Monday, November 28, 2011

Ohio State goes Urban

COLUMBUS — One day during his brief haiatus from coaching, Urban Meyer admitted something to his wife, Shelley, while the couple were taking a walk.

“I don’t think I can do this,” Meyer said of being away from football coaching.
Starting today, he won’t have to. At least for the next six years.

Meyer ended his self-imposed break from coaching on Monday by agreeing to a six-year contract to become the 24th head football coach in Ohio State history.

“There’s a right time for certain leaders,” OSU athletic director Gene Smith said. “This is the right time for Urban Meyer to lead this football team ... He gets it.”

A 47-year old native of Ashtabula, and former assistant on coach Earle Bruce’s OSU staff in the 1980s, Meyer succeeds interim coach Luke Fickell, whose team finished the regular season at 6-6 with a 40-34 loss at Michigan last Saturday.

Fickell will remain on Meyer’s staff as an assistant coach, though Meyer did not divulge if he would be defensive coordinator or a postion coach.

“ESPN has been an exceptional experience,” said Meyer, who spent his off-year from coaching as an analyst for the station.

“If it wasn’t for the coaching position at The Ohio State University, I would not have coached this coming year.”

Meyer will be paid a base salary of $4 million. Additionally, he will receive supplemental compensation bonuses based on milestones, academic accomplishments for the football team and retention payments of $450,000, $750,000 and $1.2 million if Meyer is still employed as head coach on Jan. 31 of years 2014, 2016 and 2018.

Meyer stepped away from his coaching position with the Florida Gators last December, citing health concerns and a desire to spend more time with his family.
As he stood at the dais in front of a jam-packed room that included the likes of former OSU linebacker Chris Spielman and Bruce, Meyer clenched in his hand a pink piece of paper — a contract drawn up by one of his daughters.

Meyer said it was a contract “my kids made me sign,” presumably to keep the balance between work and family that he went in search of when he left Florida last December.

“Health-wise, I feel great,” Meyer said, noting a health scare in 2009 that gave him time to reflect. “I feel fantastic now.”

He said he was “checked out” by doctors and also talked with his family over the Thanksgiving weekend — and promised to not go “to that place” of overexertion he ventured while coaching the Gators.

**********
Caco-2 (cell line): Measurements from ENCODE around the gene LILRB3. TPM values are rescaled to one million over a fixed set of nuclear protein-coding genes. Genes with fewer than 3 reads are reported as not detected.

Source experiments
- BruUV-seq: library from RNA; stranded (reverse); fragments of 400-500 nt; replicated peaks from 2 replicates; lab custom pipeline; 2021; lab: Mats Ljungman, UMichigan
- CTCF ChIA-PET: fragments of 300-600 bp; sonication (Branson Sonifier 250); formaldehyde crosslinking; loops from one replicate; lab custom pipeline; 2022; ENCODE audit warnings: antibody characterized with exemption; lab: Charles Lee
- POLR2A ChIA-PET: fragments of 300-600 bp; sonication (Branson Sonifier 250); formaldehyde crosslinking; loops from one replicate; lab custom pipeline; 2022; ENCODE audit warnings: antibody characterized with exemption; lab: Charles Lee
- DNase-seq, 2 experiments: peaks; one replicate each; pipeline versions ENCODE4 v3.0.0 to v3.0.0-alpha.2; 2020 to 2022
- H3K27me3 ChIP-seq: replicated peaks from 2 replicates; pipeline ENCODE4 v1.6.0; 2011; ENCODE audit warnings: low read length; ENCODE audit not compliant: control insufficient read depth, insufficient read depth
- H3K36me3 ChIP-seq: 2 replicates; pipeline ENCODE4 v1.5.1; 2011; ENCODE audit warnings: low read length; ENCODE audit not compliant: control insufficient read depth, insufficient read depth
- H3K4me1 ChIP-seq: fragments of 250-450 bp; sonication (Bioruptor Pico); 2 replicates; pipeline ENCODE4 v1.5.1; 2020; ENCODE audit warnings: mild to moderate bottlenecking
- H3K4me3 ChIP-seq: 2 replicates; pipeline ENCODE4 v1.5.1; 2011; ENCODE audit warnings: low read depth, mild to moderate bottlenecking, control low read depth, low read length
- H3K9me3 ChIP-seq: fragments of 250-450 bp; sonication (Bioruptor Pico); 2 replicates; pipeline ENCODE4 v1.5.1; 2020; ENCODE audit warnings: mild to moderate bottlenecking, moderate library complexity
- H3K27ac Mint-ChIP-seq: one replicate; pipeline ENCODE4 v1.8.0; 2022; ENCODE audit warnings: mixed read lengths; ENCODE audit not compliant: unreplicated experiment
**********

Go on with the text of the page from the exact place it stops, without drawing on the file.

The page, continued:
“I don’t want to be one of those guys that’s sleeping in the office, saying, ‘I missed this, I missed that,’” Meyer said. “I was proud I had balance for quite a while. I lost that near the end.”

Meyer cut his coaching teeth on Bruce’s staff as a graduate assistant from starting in 1986.

He spent two years (2001-02) at Bowling Green and two years (2003-2004) bringing the Utah football program to prominance, including a berth in the 2004 Fiesta Bowl — Utah’s first BCS bid.

He then took the Florida position where he led the Gators to the 2006 and 2008 BCS national championship games — including a 41-14 win over Ohio State in the first of the two title bouts.

“Other than those 60 minutes in Glendale,” said Meyer, where the 2006 BCS national title game was held, “I’ve always followed the Buckeyes.”

Meyer brings with him to Columbus a 104-23 (.819) career record. His teams are 7-1 in bowl games, with the lone loss coming to Michigan.

In announcing Meyer, Smith said the search committee sought “an outstanding coach and an outstanding recruiter.”

Meyer, whom Smith said was the only candidate who was interviewed and offered the job, suggested more.

“Our objective is simple,” he said. “To make the state of Ohio proud, recruit student-athletes who will win in the classroom and on the field.

“My goal right now is to put together a fantastic recruiting class and ... I think Ohio State deserves the best group of assistants in America.”

Smith said recruiting and forming his staff will be Meyer’s primary duties for the coming months. Meyer will not be part of the coaching and game-planning for any bowl game Ohio State might accept.

There are possible sanctions looming from the NCAA in the aftermath of the memorabilia-for-tattoos scandal that removed former coach Jim Tressel and helped create the opening Meyer filled on Monday.

Meyer said he researched the possible bowl ban and other items, but trusts Smith and OSU president Gordon Gee that no further sanctions would be forthcoming.

Meyer admitted he had “second, third, fourth and fifth” thoughts about jumping back into the coaching fray. He said his wife and three children also had second thoughts.
But as the introductory conference, which lasted 45 minutes, wore on, he glanced over to his wife and other family members and smiled.

“This is my home state,” he said. “And it’s great to be back home.”

courtesy of John Kampf

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